Earlier this week, I shared another reframing PD post for leaders. While the essence is similar, this post is written specifically for teachers. I am a big proponent of dedicating a chunk of what little time we have as teachers to investing in our individual growth as professionals. When teachers hear me recommend they should spend more time on PD (remember, I’m using the term to mean your professional growth, not exclusively staff PDs), they usually say, “I don’t have time for that much PD.” While I hear you because I’ve been there, this post details the reframing that helped me embrace the idea of investing in my personal PD and ultimately improve my effectiveness as a teacher.
To reiterate: my biggest growth spurts as a teacher came from taking the time to learn a new approach and try it out. Don’t underestimate the power of investing in your learning, even if (or maybe especially if) it seems like your time or energy is stretched too thin to take on one more thing! So, what are the most common reframes I use?
Here, I’ll share the 2 most common responses I hear from teachers when presented with a PD opportunity. Then, I’ll share how you could use what I can an opportunity cost reframe. (An opportunity cost is essentially what we’re giving up, what else we could be doing with our time or energy.)
The “I can’t take time from grading/lesson planning” response. I often hear teachers say: If I take time away from grading or planning this lesson to learn something new, my kids will suffer. Now, let’s apply an opportunity cost lens. So, how can we reframe that initial response?
Try asking yourself these reframing questions: What if the professional development I spend time on teaches me how to plan efficiently and grade faster and it actually saves me time in the long run? What if it helps me build engaging learning activities so that students are on-task and excited to learn every day? What if it means I would be able to stop taking work home—the planning/grading work and the mental stress?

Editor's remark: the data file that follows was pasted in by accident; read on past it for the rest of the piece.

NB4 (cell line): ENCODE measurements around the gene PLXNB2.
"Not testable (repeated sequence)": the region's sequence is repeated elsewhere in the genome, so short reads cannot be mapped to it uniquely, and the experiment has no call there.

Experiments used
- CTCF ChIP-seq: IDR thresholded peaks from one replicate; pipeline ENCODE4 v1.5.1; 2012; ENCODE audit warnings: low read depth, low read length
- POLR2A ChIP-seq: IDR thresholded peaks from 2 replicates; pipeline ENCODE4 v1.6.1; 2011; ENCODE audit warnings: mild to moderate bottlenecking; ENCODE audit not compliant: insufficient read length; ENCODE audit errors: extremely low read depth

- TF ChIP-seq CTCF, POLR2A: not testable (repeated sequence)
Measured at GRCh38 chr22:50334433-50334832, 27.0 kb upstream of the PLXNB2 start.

Here’s another one:
The “I can’t miss class for PD” response. When teachers are offered a chance to attend a school-day PD (like visiting another school or a curriculum planning day or a workshop off-site), I often hear teachers say: I can’t leave my kids; they’ll miss out on a day of learning. How might we reframe this?
Try asking yourself these reframing questions: Would I sacrifice one day of student learning and the time it takes to prep sub plans (which is often harder than prepping your own lessons) if it meant me and my students would be energized and engaged for the rest of the year? What if it just increased engagement for semester? One unit? What if the thing I could accomplish by missing ONE day of class could drastically improve student engagement and achievement?
This is truly a mindset game. If you take time to invest in PD opportunities, students may miss a whole day of learning from having a sub. They may miss out on you grading a few homework assignments. I don’t have a magic wand to wave to give you more time to invest in your professional growth while also preserving your grading and planning time. You have got to decide how to best use the limited time you’ve got. So, the question I want you to start asking is: Am I willing to risk the opportunity cost of not investing in my professional growth?
If you skip out on opportunities to learn how to be a more engaging, effective teacher, students could miss out on deeper, more engaged learning opportunities. I know we all want our students to be engaged and learning as much as possible. We may just need to reframe our thinking about how to reach this goal.
Just think: If you had this mindset towards investing in your professional growth one year ago, how much further along could you and your students be today?
I can point to specific PD experiences that, had I not had them, I would have been significantly less effective as a teacher, had less fun in my job, and as a result, probably would have quit teaching after year 3. Instead, I used that time to learn new things, but also to stop and see the big picture, realize there were alternatives to the way I’d always done things, and choose to make a strategic shift. I grew my practice year after year, becoming not only more effective and energized, but courageous enough to set a goal to bring zero work home. (Spoiler alert: I hit that goal!) Without looking at PD through an opportunity cost lens, I would NEVER have been brave enough to set such a goal, let alone achieve it.
To help you apply an opportunity cost reframe, I made a worksheet for you that gives you more specific questions regarding the opportunity costs of a particular PD opportunity as well as space to process your thoughts in writing.
Lindsay is a educator and leadership coach who helps teachers develop engaging project-based curricula, fosters student and teacher voice, and works to advance racial and gender equity and culturally responsive practice.